From my column A Life Romantic in Romeing

Sophia loren marcello mastroianni

I’ve just had brunch with two expats who have both spent well over a year living in Rome. We got into quite a debate because I mentioned that I still believe Italian males can be romantic and complete gentlemen. Try saying this in any piazza, discoteca or appartamento among female expats with some decent time clocked in bella Italia and you’re likely to be dismissed as naive, braggadocious or both. When I first moved to Rome, I certainly found myself on dates with less than chivalrous types, however, the majority of my experiences have confirmed the whimsical idea of courtship in my head when I first stepped off the plane with my 35-kilo suitcase at Fiumicino. One of my friends said she thinks I’ve just been lucky, while the other countered my protestations with one simple question: “Why then is every beautiful charming intelligent girl we know in Rome still single?” That shut me up.

I defend Italians with relentless fervour, but never more so than on the topic of love. My anecdotes of hopeful romantic encounters range from “What about that guy who I met who took me straight home to meet his family and didn’t even try to get me into bed?” to “Or what about that boy who planned a series of surprises in fairytale locations that took months of planning?” But am I simply the fool choosing to see what she wants to see? Rome is, alla fine, a patently poetic city that has historically attracted the independent female romantic perhaps more than any other place on earth. This is a city that enchants women who are inherently feminine and sensual; aesthetes dismayed by the culture of tracksuits and ugg boots back home who take pride in their style and appearance. These are women who are generally spontaneous and open-minded by nature, by virtue of the fact that they’ve uprooted themselves to live and work in a foreign-speaking country with challenging job options. So let’s recap, we’ve essentially got a bunch of girls who are romantic, well-dressed, independent enough to pay their own way yet cultured enough to revere century-old tradition AND they’re socially intriguing given they’ve all lived in at least two countries. Complete dream girl territory, right? Why is it then that so few female expats have anything good to say about the dating scene?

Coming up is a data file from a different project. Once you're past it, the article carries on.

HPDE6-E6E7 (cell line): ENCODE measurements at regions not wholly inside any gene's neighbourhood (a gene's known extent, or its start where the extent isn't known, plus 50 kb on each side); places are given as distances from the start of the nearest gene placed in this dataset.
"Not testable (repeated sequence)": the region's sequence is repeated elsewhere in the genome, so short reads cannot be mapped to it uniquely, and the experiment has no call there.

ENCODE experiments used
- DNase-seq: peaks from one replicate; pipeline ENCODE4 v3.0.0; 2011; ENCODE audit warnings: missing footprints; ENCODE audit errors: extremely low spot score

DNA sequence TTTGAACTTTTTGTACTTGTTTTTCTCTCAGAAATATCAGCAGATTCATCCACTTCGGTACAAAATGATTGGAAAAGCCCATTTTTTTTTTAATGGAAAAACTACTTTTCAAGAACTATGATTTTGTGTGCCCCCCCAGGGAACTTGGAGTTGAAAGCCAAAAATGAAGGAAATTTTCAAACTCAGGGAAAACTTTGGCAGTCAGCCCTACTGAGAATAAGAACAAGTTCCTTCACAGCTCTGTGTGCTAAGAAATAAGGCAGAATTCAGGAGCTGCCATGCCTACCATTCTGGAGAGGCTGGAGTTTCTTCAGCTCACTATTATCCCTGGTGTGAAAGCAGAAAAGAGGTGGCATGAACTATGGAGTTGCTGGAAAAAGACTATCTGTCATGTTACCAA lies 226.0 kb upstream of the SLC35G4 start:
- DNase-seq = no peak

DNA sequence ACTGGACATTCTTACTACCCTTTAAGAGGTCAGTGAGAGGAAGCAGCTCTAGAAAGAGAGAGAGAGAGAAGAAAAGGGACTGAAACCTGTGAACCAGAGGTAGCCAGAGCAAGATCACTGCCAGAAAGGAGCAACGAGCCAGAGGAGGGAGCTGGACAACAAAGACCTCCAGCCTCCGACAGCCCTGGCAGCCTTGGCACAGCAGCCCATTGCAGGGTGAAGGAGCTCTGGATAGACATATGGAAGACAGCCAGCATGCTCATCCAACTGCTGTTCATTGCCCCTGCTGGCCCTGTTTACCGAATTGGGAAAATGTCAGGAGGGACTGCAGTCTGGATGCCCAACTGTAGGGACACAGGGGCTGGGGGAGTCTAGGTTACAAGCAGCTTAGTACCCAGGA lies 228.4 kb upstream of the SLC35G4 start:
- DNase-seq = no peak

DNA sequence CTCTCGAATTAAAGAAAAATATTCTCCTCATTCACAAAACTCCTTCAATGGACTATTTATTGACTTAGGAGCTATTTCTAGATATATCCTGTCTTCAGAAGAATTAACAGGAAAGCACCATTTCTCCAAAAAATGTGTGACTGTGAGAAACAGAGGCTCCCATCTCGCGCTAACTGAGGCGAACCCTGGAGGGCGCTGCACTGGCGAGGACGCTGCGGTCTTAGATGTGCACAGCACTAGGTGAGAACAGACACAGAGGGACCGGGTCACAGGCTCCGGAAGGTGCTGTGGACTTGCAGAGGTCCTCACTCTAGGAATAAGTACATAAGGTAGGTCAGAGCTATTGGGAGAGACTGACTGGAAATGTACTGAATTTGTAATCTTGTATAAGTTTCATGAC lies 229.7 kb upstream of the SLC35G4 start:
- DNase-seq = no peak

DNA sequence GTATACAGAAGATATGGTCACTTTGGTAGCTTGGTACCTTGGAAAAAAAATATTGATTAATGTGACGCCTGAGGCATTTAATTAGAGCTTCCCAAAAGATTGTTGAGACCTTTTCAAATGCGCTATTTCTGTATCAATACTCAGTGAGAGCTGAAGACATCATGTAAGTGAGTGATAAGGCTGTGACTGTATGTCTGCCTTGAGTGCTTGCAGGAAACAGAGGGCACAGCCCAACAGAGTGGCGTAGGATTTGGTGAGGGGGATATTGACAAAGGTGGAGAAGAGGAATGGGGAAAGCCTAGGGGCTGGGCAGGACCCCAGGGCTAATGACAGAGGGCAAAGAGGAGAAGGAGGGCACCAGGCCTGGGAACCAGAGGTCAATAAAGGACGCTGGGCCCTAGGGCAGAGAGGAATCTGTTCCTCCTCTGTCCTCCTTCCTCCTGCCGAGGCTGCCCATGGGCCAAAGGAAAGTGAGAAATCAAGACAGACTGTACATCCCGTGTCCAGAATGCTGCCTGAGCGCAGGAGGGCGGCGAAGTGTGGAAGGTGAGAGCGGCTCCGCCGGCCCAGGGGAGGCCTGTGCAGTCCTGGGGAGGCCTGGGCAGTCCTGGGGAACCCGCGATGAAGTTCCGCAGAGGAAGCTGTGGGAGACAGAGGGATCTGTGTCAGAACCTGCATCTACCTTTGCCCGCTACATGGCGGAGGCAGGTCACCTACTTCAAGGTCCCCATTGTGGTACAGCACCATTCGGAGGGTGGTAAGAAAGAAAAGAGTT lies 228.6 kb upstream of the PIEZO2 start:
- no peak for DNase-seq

I believe the situation is simply a little unbalanced irrespective of where you are in the world and that one can’t discount Roman romance as a whole. Friends back home often write to me longingly, “Ugh, I’m fed up with the men here, maybe I should move to Roooome and find myself an Italian!” And you just know that they, like everyone entrenched in an Anglo-saxon or less-than-Latin capital, can’t help but be dazzled by the idea that there exists a Utopian city where a barrage of fairytale romances come at you daily with the ubiquity of erectile dysfunction email spam. Is it Hollywood that feeds our subconscious narratives laden with impossible expectations and with Woody Allen over-promising the poor Italian boys are destined to under-deliver? Do you think it’s that Italians love to casually date a foreign girl but will rarely consider them serious girlfriend material? I once had a good Italian male friend explain to me his reticence to plan a future with a girl who possessed only rudimentary Italian. He saw it as a sign that she merely wanted a gap year and wasn’t serious about making a life in Italy. It’s a logical argument. Many expats are content with a summer Italian fling and then fly back home to settle down with a Landrover, Labrador and their high school sweetheart. Indeed, the day-trippers who do the ‘2 days Tuscany, 2 days Rome, 2 days Positano’ carousel ruin it for the full-time Italophiles by sleeping with the first ragazzo who takes them to see the ‘keyhole’ or Giolitti. Is it any wonder straniere have the reputation in Italy of being easy?

One of these friends at the brunch blames it all on Italy’s economy. “None of these guys are enjoying professional success or making real money and that makes them bitter and insecure.” I’m not so sure but she could be right. It’s possible that I’m clinging obstinately to this idea that romance in Rome still exists because I guess I want to believe that in spite of a global dearth of Prince Charmings, if love were going to happen anywhere, your chances are just that little bit better in the Eternal City.

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